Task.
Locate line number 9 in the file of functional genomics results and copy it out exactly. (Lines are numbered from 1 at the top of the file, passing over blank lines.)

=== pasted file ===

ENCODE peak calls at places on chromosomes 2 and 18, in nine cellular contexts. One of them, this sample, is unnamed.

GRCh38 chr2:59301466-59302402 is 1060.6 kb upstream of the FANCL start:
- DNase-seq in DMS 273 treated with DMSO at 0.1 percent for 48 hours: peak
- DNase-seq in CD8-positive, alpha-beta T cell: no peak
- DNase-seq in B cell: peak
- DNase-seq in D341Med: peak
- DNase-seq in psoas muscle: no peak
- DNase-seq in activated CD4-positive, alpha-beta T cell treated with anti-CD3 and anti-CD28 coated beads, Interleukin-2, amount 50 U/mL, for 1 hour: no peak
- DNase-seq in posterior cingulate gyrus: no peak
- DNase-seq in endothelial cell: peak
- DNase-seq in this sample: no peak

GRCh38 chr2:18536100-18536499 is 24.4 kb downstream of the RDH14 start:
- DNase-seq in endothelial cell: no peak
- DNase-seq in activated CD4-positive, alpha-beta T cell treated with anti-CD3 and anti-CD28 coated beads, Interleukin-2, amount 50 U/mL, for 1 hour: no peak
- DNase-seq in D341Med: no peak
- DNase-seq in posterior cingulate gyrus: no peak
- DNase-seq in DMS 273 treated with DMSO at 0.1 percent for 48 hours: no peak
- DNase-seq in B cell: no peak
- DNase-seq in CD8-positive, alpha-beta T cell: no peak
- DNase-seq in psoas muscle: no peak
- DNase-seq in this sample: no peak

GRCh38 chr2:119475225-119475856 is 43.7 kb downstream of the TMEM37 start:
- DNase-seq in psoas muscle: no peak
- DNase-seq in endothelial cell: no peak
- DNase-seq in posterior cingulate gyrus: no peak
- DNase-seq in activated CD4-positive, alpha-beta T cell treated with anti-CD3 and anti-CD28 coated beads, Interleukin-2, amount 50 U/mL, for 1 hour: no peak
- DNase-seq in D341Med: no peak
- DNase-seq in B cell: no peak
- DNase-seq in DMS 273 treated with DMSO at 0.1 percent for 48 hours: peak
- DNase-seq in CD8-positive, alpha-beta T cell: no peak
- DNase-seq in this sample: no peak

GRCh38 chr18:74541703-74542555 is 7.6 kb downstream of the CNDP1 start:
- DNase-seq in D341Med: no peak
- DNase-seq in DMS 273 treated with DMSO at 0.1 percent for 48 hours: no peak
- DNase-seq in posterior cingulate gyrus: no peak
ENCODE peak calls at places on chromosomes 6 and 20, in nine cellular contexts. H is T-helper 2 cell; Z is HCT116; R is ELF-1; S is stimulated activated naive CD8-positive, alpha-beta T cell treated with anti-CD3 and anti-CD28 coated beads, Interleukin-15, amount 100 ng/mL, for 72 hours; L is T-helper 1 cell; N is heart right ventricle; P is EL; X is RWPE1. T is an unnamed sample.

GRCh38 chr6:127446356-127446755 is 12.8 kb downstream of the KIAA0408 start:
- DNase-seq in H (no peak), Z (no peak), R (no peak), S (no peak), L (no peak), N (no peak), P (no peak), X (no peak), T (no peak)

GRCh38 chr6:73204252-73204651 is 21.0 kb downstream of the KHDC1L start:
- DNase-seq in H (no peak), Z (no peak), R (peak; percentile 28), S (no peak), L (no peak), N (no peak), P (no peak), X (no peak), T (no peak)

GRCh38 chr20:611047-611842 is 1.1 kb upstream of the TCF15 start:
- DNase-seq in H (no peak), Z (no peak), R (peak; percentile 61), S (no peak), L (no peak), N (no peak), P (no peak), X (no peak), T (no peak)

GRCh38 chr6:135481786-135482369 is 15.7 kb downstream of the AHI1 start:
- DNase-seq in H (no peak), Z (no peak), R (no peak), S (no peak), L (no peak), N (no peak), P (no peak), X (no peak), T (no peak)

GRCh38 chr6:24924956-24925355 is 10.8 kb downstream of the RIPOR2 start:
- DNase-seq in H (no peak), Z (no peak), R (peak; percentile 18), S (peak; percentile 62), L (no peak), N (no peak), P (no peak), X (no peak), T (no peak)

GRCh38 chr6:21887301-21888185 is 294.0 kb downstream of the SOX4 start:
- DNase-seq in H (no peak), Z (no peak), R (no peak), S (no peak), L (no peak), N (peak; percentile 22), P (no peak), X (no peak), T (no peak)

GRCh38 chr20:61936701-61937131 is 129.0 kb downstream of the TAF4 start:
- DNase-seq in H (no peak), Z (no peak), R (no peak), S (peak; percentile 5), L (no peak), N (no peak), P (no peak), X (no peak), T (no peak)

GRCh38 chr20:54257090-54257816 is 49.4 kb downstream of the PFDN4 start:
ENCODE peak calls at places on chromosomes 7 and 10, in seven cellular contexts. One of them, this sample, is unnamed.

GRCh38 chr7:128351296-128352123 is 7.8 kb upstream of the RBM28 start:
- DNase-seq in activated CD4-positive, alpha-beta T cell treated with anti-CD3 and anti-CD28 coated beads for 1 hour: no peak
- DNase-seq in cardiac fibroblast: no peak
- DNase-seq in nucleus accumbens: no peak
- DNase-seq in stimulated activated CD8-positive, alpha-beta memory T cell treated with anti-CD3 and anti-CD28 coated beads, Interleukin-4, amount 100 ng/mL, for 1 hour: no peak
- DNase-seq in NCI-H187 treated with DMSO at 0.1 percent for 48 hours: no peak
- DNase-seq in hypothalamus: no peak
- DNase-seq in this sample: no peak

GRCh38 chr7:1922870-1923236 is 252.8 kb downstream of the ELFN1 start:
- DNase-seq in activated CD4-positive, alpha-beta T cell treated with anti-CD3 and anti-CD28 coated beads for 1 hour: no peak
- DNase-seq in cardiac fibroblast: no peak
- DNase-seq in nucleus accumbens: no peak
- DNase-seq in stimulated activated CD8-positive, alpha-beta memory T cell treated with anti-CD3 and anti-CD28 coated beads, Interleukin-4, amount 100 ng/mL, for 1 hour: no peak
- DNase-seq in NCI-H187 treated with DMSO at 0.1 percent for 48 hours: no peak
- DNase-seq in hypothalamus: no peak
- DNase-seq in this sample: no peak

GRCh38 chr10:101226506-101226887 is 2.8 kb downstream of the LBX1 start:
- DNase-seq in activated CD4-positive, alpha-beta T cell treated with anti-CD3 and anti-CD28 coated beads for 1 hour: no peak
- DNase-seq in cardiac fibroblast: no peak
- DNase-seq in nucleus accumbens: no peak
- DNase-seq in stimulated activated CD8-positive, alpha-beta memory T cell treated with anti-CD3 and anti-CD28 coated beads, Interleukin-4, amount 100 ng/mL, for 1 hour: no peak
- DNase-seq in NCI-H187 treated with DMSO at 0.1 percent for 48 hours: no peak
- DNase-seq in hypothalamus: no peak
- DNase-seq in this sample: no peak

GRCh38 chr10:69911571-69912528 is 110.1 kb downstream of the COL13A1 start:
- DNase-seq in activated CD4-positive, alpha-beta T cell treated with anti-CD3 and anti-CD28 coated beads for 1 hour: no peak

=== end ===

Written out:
- DNase-seq in posterior cingulate gyrus: no peak